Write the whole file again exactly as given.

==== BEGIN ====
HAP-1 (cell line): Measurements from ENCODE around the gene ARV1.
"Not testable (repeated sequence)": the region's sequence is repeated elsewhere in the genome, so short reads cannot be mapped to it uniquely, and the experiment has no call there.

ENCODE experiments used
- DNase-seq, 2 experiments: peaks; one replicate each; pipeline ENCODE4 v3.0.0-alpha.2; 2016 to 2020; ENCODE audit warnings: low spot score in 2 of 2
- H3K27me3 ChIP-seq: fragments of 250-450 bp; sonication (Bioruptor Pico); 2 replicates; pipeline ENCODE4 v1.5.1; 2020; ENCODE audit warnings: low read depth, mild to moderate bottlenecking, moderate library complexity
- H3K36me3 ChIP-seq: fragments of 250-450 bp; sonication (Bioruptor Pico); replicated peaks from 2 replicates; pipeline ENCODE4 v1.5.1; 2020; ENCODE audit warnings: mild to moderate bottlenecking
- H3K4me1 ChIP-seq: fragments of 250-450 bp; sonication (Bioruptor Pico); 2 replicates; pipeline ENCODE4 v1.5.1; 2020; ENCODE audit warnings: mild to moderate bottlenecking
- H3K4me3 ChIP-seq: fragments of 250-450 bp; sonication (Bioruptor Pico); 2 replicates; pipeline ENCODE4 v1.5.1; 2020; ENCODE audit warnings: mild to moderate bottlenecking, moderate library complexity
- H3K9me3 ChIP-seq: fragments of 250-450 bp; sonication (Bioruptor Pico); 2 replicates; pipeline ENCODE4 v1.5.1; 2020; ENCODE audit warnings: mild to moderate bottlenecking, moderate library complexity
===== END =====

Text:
HAP-1 (cell line): Measurements from ENCODE around the gene ARV1.
"Not testable (repeated sequence)": the region's sequence is repeated elsewhere in the genome, so short reads cannot be mapped to it uniquely, and the experiment has no call there.

ENCODE experiments used
- DNase-seq, 2 experiments: peaks; one replicate each; pipeline ENCODE4 v3.0.0-alpha.2; 2016 to 2020; ENCODE audit warnings: low spot score in 2 of 2
- H3K27me3 ChIP-seq: fragments of 250-450 bp; sonication (Bioruptor Pico); 2 replicates; pipeline ENCODE4 v1.5.1; 2020; ENCODE audit warnings: low read depth, mild to moderate bottlenecking, moderate library complexity
- H3K36me3 ChIP-seq: fragments of 250-450 bp; sonication (Bioruptor Pico); replicated peaks from 2 replicates; pipeline ENCODE4 v1.5.1; 2020; ENCODE audit warnings: mild to moderate bottlenecking
- H3K4me1 ChIP-seq: fragments of 250-450 bp; sonication (Bioruptor Pico); 2 replicates; pipeline ENCODE4 v1.5.1; 2020; ENCODE audit warnings: mild to moderate bottlenecking
- H3K4me3 ChIP-seq: fragments of 250-450 bp; sonication (Bioruptor Pico); 2 replicates; pipeline ENCODE4 v1.5.1; 2020; ENCODE audit warnings: mild to moderate bottlenecking, moderate library complexity
- H3K9me3 ChIP-seq: fragments of 250-450 bp; sonication (Bioruptor Pico); 2 replicates; pipeline ENCODE4 v1.5.1; 2020; ENCODE audit warnings: mild to moderate bottlenecking, moderate library complexity